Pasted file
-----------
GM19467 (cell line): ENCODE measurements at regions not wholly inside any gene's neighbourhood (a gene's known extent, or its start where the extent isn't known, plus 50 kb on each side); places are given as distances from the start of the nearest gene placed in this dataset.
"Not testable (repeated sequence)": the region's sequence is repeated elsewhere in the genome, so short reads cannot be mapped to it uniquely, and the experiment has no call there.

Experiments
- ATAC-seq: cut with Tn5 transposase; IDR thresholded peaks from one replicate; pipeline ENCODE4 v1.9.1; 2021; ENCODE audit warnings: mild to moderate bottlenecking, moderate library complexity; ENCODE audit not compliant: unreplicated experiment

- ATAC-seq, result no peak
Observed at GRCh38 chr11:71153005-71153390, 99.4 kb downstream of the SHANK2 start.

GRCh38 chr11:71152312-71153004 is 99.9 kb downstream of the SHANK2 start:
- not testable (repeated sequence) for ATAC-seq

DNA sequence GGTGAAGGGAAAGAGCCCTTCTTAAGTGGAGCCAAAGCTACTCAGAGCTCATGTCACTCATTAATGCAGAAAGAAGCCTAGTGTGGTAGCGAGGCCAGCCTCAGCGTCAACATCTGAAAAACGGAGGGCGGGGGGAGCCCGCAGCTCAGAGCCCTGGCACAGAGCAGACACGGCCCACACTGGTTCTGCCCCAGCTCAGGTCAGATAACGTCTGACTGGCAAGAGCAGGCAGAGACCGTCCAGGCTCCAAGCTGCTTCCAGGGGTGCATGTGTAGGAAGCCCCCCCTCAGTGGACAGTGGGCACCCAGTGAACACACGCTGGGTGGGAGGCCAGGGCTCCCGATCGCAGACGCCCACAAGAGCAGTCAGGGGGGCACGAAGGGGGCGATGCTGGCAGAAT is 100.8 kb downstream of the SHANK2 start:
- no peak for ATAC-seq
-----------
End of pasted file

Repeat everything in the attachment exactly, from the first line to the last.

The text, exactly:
GM19467 (cell line): ENCODE measurements at regions not wholly inside any gene's neighbourhood (a gene's known extent, or its start where the extent isn't known, plus 50 kb on each side); places are given as distances from the start of the nearest gene placed in this dataset.
"Not testable (repeated sequence)": the region's sequence is repeated elsewhere in the genome, so short reads cannot be mapped to it uniquely, and the experiment has no call there.

Experiments
- ATAC-seq: cut with Tn5 transposase; IDR thresholded peaks from one replicate; pipeline ENCODE4 v1.9.1; 2021; ENCODE audit warnings: mild to moderate bottlenecking, moderate library complexity; ENCODE audit not compliant: unreplicated experiment

- ATAC-seq, result no peak
Observed at GRCh38 chr11:71153005-71153390, 99.4 kb downstream of the SHANK2 start.

GRCh38 chr11:71152312-71153004 is 99.9 kb downstream of the SHANK2 start:
- not testable (repeated sequence) for ATAC-seq

DNA sequence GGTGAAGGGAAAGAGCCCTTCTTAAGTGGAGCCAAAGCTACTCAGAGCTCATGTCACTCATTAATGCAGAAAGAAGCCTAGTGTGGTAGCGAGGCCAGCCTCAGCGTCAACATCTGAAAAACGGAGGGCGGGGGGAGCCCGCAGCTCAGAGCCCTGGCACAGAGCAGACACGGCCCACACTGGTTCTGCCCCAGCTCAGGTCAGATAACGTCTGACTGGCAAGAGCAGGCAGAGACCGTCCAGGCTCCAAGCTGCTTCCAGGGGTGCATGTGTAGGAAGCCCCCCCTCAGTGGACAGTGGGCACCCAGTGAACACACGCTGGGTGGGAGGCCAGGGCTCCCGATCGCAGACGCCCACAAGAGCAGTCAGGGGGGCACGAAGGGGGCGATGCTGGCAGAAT is 100.8 kb downstream of the SHANK2 start:
- no peak for ATAC-seq